With the COVID-19 pandemic forcing everyone to tighten their proverbial purse strings, landlords are unlikely to get much of a reprieve as a result of Assembly Bill 3088 according to one local attorney. Gov. Gavin Newsom signed AB 3088, known as the COVID-19 Tenant Relief Act of 2020, into law on Aug. 31, giving residential tenants a slate of new protections from evictions.
The new law allows the state to delay the anticipated resumption of the eviction process by California courts, which is bad news for landlords, according to attorney Aviv Tuchman. Under AB 3088, to receive further protection from evictions, tenants impacted by COVID-19 will be responsible for at least 25% of the rent due from Sept. 1 to Jan. 31, 2021. Those unable to meet that 25% minimum will now be protected from evictions until Feb. 1, 2021.
“It’s shifting the burden unfairly to landlords. And it’s shifting it to the point where landlords, particularly mom-and-pop landlords, are subsidizing tenants without having the commiserate relief from the government,” he said.
The Los Angeles attorney, founder of Tuchman & Associates on Pico Boulevard, represents several landlords who own high-end residences in Beverly Hills. He said that he is aware of multiple houses where the rent exceeds $35,000 a month and tenants are “taking advantage of this and they are not paying the rent … and they have the means to pay the rent.” Tuchman faults the eviction moratorium for attempting to be a “one size fits all” solution, which he said has made it possible for tenants to forgo rent payments since March without the threat of being evicted by landlords, provided certain requirements are met.
While property tax, mortgage payments and insurance may be due for landlords, the recent Assembly bill does not protect landlords against foreclosure or require banks to provide them forbearance.
“The longer the time is to forebear, the less likely you’ll be able to recover,” Tuchman predicted.
The act allows evictions for unpaid rent not related to the pandemic to proceed beginning Oct. 5. In addition, AB 3088 changes the statutory notice that tenants must give landlords about their inability to rent from three days to 15 days, a five-fold increase which Tuchman characterized as “unreasonable when it comes to the payment of rent and managing real estate.” Given that many single family dwellings are an “extra house” for people, he characterized the moratorium as an “extra burden.”
Tuchman underscored that tenants still face exposure to a lawsuit for unpaid rent given that the eviction moratorium does not mean rent forgiveness. The act converts the unpaid rent to consumer debt, which would be collectible in small claims court as of March 1, 2021.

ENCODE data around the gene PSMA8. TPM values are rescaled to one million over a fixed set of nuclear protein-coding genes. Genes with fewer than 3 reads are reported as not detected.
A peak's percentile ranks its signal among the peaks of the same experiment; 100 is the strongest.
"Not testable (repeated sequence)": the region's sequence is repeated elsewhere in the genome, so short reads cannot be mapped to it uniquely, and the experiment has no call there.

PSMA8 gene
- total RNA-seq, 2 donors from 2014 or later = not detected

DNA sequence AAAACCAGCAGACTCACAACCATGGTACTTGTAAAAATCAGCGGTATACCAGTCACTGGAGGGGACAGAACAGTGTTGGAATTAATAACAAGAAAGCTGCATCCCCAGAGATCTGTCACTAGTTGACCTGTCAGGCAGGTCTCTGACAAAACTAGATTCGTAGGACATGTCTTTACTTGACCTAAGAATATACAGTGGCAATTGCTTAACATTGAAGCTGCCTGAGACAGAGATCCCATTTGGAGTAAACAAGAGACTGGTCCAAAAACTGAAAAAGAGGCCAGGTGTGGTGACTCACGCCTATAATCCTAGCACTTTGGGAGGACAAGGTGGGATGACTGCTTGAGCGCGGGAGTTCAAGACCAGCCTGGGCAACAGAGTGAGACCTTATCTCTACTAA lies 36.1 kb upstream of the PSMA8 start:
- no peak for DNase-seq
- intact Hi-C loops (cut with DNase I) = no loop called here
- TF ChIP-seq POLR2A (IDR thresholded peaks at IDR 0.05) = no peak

Across the county, cities are taking active rent relief measures to ensure tenants can maintain their occupancy. From mandating that tenants and landlords have a conversation in an attempt to come to an arrangement such as in Beverly Hills, to city-funded assistance programs such as in West Hollywood, municipalities are trying to help both landlords and tenants work out fair deals.
At the upcoming Beverly Hills City Council meeting on Sept. 15, the council is expected to move forward in creating a $1 million program to subsidize tenants and landlords unable to pay rent due to circumstances related to COVID-19, similar to the $100 million rent relief fund the county launched last month. City Attorney Larry Wiener said AB 3088 changes the amount of time Beverly Hills residents are allowed to repay forborne between March 1 and Jan. 31, 2021 until March 31, 2022.
“The city’s program for renter relief is on Tuesday evening’s agenda,” Wiener confirmed via email. “At that point the City Council will be making some determinations regarding the structure of the program and the amount of money to be dedicated.”
Both Beverly Hills and West Hollywood are renter-majority cities, and the actions of city leaders have the opportunity to help private landlords who depend on income derived from their properties.
West Hollywood Rent Stabilization Director Pete Noonan said that in the wake of the pandemic, the city expeditiously worked to expand its rental-assistance program. According to Public Information Officer Sheri Lunn, since March 16, the city’s social services partners have received 1,144 requests from members of the community reaching out for rental assistance and have approved 941 grants, in the amount of $907,397.
“Members of the community continue reaching out to the city for rental assistance,” she said.
This site uses Akismet to reduce spam. Learn how your comment data is processed.